Climate change and its consequences have been in the headlines more than ever lately, and for good reason.

It is estimated that if the average global temperature rises by 2 degrees Celsius on average over the next decade, it will result in irreversible damage to our planet and its inhabitants. Governments and their leaders have yet to respond suitably. Moreover, according to The Economist Intelligence Unit, climate change is expected to negatively impact the global economy by about 8 trillion dollars over the next 30 years. None of the world’s 82 major economies are prepared, and the business sector has only just begun to consider the issue.

The demand to find solutions to the global climate crisis affects both developed and emerging economies and requires full cooperation between businesses and their sphere of influence.

Whether the pressure for change comes from consumers, investors, or employees, there is an increasing expectation that the business sector will lead the way.

The latest report by the Environmental Defense Fund indicates that 90% of leaders of 600 large companies – those with an income of half a billion dollars or more – believe that start-ups will produce new technologies that can provide crucial answers in the field of sustainability and the environment, and excitingly, increase their return on investment at the same time.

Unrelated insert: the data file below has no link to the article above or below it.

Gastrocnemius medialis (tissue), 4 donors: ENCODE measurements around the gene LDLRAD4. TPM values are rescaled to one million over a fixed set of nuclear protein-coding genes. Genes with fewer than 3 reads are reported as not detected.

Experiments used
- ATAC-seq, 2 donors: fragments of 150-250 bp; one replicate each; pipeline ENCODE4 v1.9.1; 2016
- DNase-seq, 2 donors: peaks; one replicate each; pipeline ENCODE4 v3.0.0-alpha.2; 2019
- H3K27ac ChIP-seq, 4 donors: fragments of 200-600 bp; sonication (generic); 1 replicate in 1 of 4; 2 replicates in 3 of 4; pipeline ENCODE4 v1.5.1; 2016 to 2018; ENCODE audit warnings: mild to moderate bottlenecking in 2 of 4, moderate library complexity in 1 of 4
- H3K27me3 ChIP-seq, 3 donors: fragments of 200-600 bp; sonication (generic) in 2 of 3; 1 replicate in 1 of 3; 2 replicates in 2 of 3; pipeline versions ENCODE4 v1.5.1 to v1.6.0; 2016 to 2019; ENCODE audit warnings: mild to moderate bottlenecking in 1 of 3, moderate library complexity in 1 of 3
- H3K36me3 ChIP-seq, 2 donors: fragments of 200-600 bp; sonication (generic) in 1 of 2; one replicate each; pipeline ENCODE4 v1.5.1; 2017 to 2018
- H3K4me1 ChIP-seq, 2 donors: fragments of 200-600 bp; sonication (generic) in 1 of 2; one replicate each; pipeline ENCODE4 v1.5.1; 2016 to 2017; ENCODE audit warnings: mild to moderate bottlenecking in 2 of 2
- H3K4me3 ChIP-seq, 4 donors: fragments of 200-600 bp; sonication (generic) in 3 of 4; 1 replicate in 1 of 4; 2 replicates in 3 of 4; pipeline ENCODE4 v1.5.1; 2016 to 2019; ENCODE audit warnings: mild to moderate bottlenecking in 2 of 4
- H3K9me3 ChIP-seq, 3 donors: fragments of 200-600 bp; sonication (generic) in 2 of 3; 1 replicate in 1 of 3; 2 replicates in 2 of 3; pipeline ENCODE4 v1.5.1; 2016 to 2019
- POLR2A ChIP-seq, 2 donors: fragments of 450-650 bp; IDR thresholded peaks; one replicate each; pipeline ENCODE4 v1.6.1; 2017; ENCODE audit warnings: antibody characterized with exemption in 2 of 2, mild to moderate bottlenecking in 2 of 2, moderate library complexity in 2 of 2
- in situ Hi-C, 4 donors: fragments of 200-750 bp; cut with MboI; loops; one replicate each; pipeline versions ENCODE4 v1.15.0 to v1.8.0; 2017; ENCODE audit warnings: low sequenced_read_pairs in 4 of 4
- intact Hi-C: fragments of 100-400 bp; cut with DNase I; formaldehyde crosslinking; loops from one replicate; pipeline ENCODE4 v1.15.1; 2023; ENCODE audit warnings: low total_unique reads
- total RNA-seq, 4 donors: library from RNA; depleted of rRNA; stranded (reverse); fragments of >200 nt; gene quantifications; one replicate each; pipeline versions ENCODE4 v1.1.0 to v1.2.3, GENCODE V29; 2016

In other words, these business leaders of established companies believe in impact investment – that is, investments that make a positive difference and are designed to create measurable improvements in society while also providing environmental and social benefits.

Businesses that choose the route of impact investments achieve two goals simultaneously: first, improving the quality of life for the communities involved, and second, receiving an attractive return on their investments. For example, the Coca-Cola Company invested in WaterHealth International (WHI) in an effort to bring safe drinking water to 1 million school-children through its ‘Child With Water’ (CWW) program. Similarly, Dow’s 2025 Sustainability Goals program is based on another impact model in water sustainability, aiming to offer solutions that close the resource loops in key markets. In this case, the solution introduces recycled water: a circular economy, creating a community in which water is a well-managed resource, sustained by advances in science and technology.

Read the rest of Eytan Stibbe’s article at CTech